Mercedes forced to modify suspension detail

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F1 Grand Prix, GP Portugal, Autódromo Internacional do Algarvept

Mercedes and Racing Point have been asked to change the rear suspension detail at Melbourne after rival team Red Bull made complaints over its legality.

According to the technical regulations, all parts of the cooling intake elements must be within 160mm above the centre of the rear wheel. After Mercedes seemed to be the dominant force during pre-season testing, Red Bull analysed the rivals' car, the W11 thoroughly, discovering that the Anglo-German outfit's engineers went a bit too far with the design of the rear brake ducts.

As a response to Red Bull's complaint, the governing body issued a technical directive, the TD 014/20, forcing not only Mercedes, but also Racing Point that uses the rear suspension of Mercedes' 2019 car to make tweaks to the suspension design.

With Racing Point also been forced to make alterations, it seems that Mercedes' solution from 2019 seems also to contradict this rule, but it has remained unnoticed last year. However, with the Anglo-German outfit introducing an innovative rear suspension for its W11, the back end of the car has been in the center of attention during pre-season.

The picture below shows that the Brackley based squad has gone for an adventurous suspension layout in order to free up aerodynamic development opportunity. According to the Technical Director James Allison the thinking behind the aggressive suspension layout was "to mobilise a raft of secondary aerodynamic gains both during the winter and, we hope, across the season to come."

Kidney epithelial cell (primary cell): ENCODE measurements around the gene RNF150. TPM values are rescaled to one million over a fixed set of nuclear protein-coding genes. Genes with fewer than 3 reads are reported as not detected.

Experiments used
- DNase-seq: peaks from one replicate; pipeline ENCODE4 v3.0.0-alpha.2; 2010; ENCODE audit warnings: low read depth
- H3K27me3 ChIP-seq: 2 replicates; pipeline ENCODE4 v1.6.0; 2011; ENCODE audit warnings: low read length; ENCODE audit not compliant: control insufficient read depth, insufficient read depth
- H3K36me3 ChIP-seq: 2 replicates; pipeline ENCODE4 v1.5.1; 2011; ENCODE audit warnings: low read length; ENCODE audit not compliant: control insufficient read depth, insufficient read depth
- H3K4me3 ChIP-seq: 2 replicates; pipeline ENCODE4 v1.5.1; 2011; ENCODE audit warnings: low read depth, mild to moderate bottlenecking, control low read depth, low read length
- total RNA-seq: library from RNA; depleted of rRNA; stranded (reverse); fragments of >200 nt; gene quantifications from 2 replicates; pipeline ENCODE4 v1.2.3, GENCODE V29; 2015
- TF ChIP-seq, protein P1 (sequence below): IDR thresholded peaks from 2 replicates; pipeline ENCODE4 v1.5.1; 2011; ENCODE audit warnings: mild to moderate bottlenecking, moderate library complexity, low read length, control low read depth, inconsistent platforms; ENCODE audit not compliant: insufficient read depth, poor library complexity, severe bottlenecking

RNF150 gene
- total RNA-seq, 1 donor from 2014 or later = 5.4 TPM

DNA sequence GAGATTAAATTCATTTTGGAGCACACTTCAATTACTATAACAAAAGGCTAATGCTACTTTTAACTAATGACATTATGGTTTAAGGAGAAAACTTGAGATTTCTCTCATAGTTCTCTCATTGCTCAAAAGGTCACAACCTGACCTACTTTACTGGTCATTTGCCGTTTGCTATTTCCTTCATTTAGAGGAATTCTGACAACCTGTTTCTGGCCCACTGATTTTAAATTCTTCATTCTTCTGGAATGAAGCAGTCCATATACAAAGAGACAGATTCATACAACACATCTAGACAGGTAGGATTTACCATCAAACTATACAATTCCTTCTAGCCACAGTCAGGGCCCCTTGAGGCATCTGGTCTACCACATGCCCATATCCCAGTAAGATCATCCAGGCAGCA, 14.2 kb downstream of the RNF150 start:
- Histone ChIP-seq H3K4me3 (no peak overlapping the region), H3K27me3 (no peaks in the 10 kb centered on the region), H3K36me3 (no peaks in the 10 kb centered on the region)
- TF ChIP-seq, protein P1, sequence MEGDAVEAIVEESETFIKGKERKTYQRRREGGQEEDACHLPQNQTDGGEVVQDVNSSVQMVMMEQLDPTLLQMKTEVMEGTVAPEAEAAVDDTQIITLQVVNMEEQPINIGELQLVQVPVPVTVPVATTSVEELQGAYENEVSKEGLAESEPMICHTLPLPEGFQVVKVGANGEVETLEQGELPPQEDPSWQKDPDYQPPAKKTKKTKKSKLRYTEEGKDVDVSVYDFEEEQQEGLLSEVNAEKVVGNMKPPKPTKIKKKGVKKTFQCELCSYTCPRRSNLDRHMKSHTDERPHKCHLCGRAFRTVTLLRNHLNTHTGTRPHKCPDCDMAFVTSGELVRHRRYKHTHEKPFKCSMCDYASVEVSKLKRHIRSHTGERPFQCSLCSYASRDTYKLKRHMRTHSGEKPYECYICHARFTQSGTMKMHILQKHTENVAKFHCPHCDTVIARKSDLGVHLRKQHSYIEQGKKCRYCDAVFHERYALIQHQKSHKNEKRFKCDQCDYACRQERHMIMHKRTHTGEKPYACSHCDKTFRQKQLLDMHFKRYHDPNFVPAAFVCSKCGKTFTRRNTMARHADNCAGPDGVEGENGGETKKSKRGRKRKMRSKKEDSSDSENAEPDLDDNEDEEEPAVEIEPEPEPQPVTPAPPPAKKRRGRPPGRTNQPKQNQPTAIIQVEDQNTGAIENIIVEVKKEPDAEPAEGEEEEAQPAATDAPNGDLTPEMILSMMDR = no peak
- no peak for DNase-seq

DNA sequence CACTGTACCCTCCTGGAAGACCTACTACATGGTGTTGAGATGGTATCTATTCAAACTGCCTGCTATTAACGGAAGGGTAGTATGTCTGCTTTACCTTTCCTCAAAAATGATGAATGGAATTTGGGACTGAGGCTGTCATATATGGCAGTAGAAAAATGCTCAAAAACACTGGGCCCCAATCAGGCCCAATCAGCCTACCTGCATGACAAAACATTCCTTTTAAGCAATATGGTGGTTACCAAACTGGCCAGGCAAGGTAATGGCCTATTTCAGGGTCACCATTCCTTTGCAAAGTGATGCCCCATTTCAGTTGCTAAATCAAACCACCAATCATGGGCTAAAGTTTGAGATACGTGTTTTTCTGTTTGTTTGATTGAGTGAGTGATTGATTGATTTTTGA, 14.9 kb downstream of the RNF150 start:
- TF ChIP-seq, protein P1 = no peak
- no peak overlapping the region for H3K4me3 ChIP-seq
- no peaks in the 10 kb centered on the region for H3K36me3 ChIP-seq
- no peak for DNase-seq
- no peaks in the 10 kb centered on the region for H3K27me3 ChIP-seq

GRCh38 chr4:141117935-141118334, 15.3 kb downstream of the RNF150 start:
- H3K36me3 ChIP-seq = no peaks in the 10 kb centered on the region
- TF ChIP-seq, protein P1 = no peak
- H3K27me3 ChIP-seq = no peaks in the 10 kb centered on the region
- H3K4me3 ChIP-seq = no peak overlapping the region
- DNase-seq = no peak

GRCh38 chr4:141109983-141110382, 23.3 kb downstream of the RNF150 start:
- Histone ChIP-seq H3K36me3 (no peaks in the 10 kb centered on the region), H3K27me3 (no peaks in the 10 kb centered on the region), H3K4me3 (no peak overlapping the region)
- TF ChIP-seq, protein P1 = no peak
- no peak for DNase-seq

Forced to back off?

Mercedes was involved in another battle against Ferrari and FIA that now seems to take a new turn. The governing body has conducted a thorough investigation into the legality of the operation of Ferrari's 2019 power unit. On the last day of pre-season testing, the FIA issued a statement in which it declared that it has reached a private settlement with Italian team.

Just three days after the announcement, the seven non-Ferrari powered team issued a letter to express their disappointment of the investigation. It is believed that Mercedes team principal Toto Wolff contacted the other outfits and pushed for action against the governing body. It has now emerged that Mercedes steps out of the war after the parent company Daimler's Chairman Ola Källenius talked to Fiat president John Elkann. The Sweden is reported to be in an internal battle with Wolff with the Austrian having gained a significant power inside the company.